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Virginia Institute of Marine Science

Study shows VIMS professors on cutting edge

  • Zoop Crew
    Zoop Crew
    Scientists with the VERTIGO project studied plankton from the ocean's twilight zone. From L: Toru Kobari (Kagoshima University, Japan), VIMS marine technician Joe Cope, VIMS graduate student Stephanie Wilson, and VIMS Professor Deborah Steinberg.
  • Copepods
    Copepods
    Copepods, like these collected on a VERTIGO cruise, are the world's most abundant multicellular animals. About the size of a rice grain, they are an important part of the marine food web and global carbon cycle.
    Photo by Stephanie Wilson.
  • MOCNESS Plankton Net
    MOCNESS Plankton Net
    Steinberg's VERTIGO team uses a MOCNESS plankton net (for Multiple Opening and Closing Net Environmental Sampling System) to collect zooplankton from discrete depths. The samples help identify the types of zooplankton in the twilight zone, estimate their abundance, and quantify their role in particle transformation.
  • MOCNESS Plankton Net
    MOCNESS Plankton Net
    VIMS technician Joe Cope deploys the MOCNESS plankton net (for Multiple Opening and Closing Net Environmental Sampling System) during a VERTIGO research cruise.
  • CTD Rosette
    CTD Rosette
    VIMS technician Joe Cope and graduate student Stephanie Wilson deploy a "CTD" rosette during a VERTIGO cruise to the northeaster Pacific. CTD stands for Conductivity (a measure of salinity), Temperature, and Depth. Each of the cylinders takes a water sample from a pre-determined depth.
  • SOFeX
    SOFeX
    VIMS graduate student Sasha Tozzi onboard the R/V Roger Revelle during the 2003 SOFEX experiment in the Southern Ocean.

A new analysis of the worldwide scientific literature shows that Virginia Institute of Marine Science professors Deborah Steinberg and Jim Bauer are at the cutting edge of their respective fields.

The analysis, conducted as part of Thomson Reuters’ Essential Science IndicatorsSM, shows that Steinberg and Bauer’s work helps define a “research front”—a cluster of highly cited scientific papers in areas of emerging interest.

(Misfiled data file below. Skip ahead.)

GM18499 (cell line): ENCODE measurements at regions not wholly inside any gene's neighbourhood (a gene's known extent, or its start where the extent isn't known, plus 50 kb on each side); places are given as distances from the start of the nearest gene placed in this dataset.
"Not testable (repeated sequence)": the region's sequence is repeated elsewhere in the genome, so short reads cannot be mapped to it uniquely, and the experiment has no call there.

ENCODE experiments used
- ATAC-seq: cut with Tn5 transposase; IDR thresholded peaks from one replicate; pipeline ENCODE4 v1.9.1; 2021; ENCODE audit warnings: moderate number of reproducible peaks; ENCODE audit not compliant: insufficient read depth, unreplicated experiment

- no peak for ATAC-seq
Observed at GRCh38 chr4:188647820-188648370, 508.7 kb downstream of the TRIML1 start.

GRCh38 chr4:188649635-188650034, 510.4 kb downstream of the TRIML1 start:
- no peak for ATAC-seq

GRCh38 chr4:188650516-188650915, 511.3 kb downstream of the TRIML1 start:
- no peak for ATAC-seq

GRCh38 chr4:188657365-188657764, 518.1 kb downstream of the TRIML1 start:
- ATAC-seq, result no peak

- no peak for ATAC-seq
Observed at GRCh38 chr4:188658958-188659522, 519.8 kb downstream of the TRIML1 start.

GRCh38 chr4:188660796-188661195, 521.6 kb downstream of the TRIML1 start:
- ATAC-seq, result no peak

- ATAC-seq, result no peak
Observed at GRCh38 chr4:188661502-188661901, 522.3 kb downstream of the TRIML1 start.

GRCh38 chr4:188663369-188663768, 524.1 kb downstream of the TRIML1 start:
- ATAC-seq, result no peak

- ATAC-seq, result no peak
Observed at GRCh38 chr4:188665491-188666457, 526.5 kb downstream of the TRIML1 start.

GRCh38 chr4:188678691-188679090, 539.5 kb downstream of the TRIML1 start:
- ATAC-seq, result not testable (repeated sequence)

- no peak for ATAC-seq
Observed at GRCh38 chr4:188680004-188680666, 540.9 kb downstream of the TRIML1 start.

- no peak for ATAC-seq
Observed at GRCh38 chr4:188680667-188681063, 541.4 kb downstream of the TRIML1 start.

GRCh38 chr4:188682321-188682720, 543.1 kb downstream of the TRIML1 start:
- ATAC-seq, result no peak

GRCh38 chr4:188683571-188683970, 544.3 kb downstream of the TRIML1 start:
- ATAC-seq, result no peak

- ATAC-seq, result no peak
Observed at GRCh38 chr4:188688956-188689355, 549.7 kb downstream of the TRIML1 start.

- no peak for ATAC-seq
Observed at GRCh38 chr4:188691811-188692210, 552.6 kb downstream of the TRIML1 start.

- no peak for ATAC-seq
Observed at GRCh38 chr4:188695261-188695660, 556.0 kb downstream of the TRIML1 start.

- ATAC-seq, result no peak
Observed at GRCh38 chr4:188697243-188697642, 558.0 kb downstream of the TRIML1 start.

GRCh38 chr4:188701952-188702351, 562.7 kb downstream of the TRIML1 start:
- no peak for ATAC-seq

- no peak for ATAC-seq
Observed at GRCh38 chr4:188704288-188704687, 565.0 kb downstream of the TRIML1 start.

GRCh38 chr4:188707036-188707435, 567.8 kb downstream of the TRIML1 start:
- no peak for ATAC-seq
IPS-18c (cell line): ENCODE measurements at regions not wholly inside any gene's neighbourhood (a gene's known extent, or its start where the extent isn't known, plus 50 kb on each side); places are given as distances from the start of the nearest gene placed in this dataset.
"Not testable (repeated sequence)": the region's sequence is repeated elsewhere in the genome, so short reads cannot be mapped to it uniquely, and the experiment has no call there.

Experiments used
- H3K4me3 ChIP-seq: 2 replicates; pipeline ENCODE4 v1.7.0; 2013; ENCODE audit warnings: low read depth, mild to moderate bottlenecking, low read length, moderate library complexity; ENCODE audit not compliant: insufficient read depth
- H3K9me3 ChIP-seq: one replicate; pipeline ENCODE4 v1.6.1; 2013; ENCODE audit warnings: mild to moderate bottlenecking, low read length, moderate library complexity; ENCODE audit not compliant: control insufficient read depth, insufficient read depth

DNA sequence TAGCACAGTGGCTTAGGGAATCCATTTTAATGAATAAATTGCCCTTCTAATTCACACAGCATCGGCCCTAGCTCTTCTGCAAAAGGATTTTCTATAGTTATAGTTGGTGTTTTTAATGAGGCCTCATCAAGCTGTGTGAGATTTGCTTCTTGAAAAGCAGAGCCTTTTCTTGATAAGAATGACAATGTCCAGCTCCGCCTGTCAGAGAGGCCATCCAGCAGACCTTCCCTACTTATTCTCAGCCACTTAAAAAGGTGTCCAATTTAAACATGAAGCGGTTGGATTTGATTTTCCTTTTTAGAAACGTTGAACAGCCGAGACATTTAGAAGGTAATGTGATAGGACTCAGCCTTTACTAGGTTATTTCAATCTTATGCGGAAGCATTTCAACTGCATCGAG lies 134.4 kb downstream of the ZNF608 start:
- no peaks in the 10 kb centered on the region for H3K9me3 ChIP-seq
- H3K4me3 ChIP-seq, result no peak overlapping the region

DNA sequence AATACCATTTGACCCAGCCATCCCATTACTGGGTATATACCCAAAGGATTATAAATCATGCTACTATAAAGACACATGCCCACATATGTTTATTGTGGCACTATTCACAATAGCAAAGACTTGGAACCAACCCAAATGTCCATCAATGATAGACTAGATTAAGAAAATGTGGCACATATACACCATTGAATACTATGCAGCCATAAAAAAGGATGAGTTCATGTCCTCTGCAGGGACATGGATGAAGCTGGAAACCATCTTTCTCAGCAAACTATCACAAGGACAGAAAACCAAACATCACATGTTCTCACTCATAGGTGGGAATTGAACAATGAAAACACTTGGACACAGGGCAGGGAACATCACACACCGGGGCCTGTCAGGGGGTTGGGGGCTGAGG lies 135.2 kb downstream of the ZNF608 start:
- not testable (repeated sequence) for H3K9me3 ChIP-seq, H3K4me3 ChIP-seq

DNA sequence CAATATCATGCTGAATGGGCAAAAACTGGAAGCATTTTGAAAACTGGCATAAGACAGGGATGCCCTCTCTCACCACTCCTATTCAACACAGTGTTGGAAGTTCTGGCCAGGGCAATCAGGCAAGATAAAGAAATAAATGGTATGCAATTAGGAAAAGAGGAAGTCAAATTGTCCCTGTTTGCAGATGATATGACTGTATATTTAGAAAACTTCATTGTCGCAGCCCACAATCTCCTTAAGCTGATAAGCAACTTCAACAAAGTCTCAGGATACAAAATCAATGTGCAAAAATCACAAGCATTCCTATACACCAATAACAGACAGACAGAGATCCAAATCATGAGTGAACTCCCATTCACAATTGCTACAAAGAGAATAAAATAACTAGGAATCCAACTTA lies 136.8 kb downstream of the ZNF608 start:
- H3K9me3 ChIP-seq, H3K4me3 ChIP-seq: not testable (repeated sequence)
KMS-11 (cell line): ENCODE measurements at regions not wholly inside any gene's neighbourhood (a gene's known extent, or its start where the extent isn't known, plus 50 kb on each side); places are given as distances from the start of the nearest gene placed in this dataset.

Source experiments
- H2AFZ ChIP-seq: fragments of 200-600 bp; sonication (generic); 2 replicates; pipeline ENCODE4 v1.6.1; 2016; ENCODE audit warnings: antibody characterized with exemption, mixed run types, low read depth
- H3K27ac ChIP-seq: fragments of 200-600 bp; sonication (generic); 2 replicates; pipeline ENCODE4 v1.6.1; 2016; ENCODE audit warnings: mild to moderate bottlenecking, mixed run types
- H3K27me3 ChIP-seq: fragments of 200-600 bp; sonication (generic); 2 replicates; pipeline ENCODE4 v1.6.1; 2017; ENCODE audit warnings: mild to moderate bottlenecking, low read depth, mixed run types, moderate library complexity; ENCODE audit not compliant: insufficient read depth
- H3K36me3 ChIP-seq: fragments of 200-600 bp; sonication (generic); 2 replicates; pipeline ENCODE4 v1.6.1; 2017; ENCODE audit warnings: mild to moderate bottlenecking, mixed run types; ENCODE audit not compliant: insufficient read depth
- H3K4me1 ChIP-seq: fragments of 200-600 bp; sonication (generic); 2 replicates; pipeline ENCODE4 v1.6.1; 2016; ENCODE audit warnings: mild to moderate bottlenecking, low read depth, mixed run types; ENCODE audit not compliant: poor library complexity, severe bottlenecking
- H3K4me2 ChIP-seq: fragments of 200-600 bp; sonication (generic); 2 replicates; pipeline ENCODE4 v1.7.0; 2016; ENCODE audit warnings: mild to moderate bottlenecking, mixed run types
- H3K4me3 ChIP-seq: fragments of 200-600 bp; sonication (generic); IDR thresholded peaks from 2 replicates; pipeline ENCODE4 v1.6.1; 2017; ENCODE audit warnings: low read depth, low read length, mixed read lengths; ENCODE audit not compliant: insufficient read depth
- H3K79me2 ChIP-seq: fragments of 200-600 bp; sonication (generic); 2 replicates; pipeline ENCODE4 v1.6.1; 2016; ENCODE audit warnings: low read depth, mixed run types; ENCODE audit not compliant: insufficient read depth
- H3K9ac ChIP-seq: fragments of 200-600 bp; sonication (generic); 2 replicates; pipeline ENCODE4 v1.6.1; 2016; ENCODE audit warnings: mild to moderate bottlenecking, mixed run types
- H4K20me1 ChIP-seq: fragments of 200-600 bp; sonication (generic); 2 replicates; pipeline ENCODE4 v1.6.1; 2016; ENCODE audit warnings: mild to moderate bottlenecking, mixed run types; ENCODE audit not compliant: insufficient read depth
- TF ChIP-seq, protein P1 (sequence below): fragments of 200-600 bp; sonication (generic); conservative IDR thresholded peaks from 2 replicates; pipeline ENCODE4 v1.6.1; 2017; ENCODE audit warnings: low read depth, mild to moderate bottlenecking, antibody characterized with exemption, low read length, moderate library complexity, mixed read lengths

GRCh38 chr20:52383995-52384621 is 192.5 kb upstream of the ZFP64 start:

Thomson Reuters’ research-front analysis is based on identifying the most-cited papers in more than 11,000 scientific journals during the latest five-year period, and then determining how often these papers have been cited together by other research authors. According to the company, this process identifies areas where important work is being done and where the scientific community is focusing its attention.

Research-front analysis covers 22 scientific disciplines ranging from Agricultural Sciences to Biology & Biochemistry, Chemistry, Engineering, Environment/ Ecology, Geosciences, Immunology, Microbiology, Molecular Biology & Genetics, Physics, and Space Science.

Steinberg and Bauer were recognized for their contributions to a research front in the “Biological Effects of Ocean Chemistry.” This front has experienced the largest increase in journal articles within the geosciences this year.

Steinberg, a biological oceanographer, authored or co-authored four journal articles related to her on-going collaborative study of the ocean's "twilight zone"—the dim layer from 300 to 3,000 feet where little-known processes affect the ocean's ability to absorb and store carbon dioxide accumulating in our atmosphere. These articles have been cited by other scientific papers more than 60 times since their publication in 2007 and 2008.

Steinberg’s role in the multi-institution “VERTIGO” project was to identify plankton species living in the twilight zone and to understand differences in the food webs that propel the marine carbon cycle.

Bauer, a chemical oceanographer, was co-author of a paper reporting on the results of the Southern Ocean Iron Experiment, or SOFeX, one of the largest oceanographic experiments ever mounted. This paper has been cited 179 times since its 2004 publication in Science.

SOFeX, a 2-year collaborative effort among 17 leading U.S. oceanographic institutions, brought 3 ships and 45 tons of equipment and supplies to the waters around Antarctica to determine how the Southern Ocean would respond to iron enrichment. Sprinkling iron onto the ocean surface has been touted as one way to help curb global warming—based on the idea that this iron "fetilizer" can boost the rate at which marine plants remove carbon dioxide from the atmosphere. VIMS researchers Drs. Walker Smith and Hugh Ducklow and their graduate students were also involved in the SOFeX effort.

Steinberg and Bauer’s citation successes add to those of other VIMS researchers. An earlier analysis of articles published in coastal science journals between 1971 and 2003 showed that VIMS researchers Bob Diaz, Hugh Ducklow, and John Milliman had authored 3 of the 10 most highly cited works during that span.

"Having a publication cited by many other authors is a sure sign that your work has value," says VIMS Dean and Director John Wells. "VIMS is extremely proud that our scientists continue to have such a demonstrable impact on the global research community.”